The impacted races include the governor and lieutenant governor, the 2nd Judicial District for both the Supreme Court and appellate court, the 10th Congressional district and the McHenry County sheriff.
Out of those races, only one candidate, Keisha Smith in the governor’s race, currently is off the ballot, said Matt Dietrich, spokesman for the Illinois State Board of Elections. Smith had a judicial review of her case Wednesday, which was dismissed. She has the opportunity to appeal, Dietrich said, which could put her back on eventually.
Two referendums, a 1% municipal sales tax in Harvard and increasing the length of term for the Crystal Lake Park District Board commissioners, are also on the ballot. Voters can opt for a nonpartisan ballot that just includes referendums.
What’s made this year different
This year’s election cycle has been more difficult than previous ones due to the delays and changing timeline, Tirio said.
Kristina Zahorik, chairman of the Democratic Party of McHenry County, said the delays pushing everything back made everything harder.
Having to get signatures in January and February during the dead of winter, combined with concerns of COVID-19, created hurdles, she said.
Jim Young, chairman of the McHenry County Libertarians, said something similar. While the primary won’t be his biggest concern since there are no competitive races for the Libertarian Party, getting members on the ballot was still hard, he said.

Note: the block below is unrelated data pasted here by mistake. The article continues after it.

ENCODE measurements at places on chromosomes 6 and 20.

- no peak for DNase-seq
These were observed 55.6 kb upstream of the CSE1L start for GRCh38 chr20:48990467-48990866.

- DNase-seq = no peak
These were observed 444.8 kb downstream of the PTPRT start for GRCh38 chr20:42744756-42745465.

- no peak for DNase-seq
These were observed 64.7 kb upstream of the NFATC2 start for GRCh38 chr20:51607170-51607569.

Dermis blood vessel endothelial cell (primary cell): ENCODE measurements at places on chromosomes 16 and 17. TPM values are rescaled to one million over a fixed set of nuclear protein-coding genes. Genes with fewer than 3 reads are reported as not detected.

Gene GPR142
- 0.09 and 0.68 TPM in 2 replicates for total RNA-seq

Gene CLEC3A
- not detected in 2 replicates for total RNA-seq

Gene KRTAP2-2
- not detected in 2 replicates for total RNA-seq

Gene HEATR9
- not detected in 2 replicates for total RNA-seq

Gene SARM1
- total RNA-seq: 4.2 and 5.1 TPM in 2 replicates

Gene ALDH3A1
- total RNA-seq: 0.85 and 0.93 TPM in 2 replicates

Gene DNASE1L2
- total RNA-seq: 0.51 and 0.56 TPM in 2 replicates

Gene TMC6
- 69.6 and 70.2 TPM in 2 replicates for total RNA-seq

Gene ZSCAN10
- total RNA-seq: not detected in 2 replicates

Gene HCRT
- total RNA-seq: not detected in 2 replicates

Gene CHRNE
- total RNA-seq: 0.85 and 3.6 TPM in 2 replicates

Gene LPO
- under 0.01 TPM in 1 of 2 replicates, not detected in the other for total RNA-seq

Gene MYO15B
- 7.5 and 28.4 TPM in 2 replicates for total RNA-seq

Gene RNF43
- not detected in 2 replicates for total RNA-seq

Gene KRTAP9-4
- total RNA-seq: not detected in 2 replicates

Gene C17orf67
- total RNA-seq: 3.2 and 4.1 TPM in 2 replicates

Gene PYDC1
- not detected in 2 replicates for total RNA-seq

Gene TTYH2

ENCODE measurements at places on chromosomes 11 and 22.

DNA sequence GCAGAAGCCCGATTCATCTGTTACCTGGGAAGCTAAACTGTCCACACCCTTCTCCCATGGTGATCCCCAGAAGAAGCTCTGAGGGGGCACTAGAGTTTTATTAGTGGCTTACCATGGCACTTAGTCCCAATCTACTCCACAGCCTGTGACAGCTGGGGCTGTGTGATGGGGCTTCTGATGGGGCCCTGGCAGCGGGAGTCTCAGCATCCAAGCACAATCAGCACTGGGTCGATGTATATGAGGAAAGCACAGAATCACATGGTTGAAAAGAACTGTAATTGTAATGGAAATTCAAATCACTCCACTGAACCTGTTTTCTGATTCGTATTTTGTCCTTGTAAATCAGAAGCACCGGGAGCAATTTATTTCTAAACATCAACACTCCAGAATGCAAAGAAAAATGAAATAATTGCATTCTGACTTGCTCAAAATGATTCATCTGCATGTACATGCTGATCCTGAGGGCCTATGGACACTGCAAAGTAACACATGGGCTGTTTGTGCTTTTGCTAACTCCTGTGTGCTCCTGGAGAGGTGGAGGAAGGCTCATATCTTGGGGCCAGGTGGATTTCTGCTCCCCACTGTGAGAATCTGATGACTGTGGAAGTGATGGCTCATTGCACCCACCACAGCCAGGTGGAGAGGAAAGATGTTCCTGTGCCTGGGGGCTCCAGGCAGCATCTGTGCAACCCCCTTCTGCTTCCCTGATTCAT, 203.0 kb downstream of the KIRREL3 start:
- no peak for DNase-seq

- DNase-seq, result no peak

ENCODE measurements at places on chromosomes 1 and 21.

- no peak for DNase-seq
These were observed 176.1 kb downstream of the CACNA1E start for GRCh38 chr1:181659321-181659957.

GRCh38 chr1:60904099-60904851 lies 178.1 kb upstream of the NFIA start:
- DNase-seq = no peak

“Your pens freeze,” he said. “Everything about it is a problem, and people really don’t want to stand there with their front door open.”
Tyler Wilke, chairman of the McHenry County Republican Party, said the compressed timeline created problems in the handful of races where candidates still are fighting to stay on the ballot.
“These are things that in a normal cycle we don’t worry about because there’s enough time to get those issues resolved,” he said.
Concerns about voter turnout because of the primary being moved to June is also a worry, Tirio and Zahorik said. Whereas normally people would vote in March or April, this year’s primary takes place when many have already made their plans for summer, they said.
Meanwhile, Wilke said he expects the Republicans’ turnout to be strong given the current politics at the state and national level.
Zahorik said she hopes this year’s contested primaries for the Democrats drive interest in the party. She called early voting a signature point of the Democrats’ efforts nationwide.
“What we’ve seen with [COVID-19], having access to the ballot in different ways was helpful,” she said.
Young, on the other hand, isn’t in favor of early voting. It halves the campaigning time and makes it hard to know if the person you’re approaching has already voted, he said.
“I’ve put pamphlets up on people’s doors and been told they’ve already voted,” he said. “By cutting the election time almost in half, you’re really helping incumbents.”
Joliet Herald-News reporter Alex Ortiz contributed to this story.
CORRECTION: This story was updated May 19 to correct the referenda information about Crystal Lake’s Park District Board commissioners’ length of term. The measure, if approved, would increase the term from four to six years.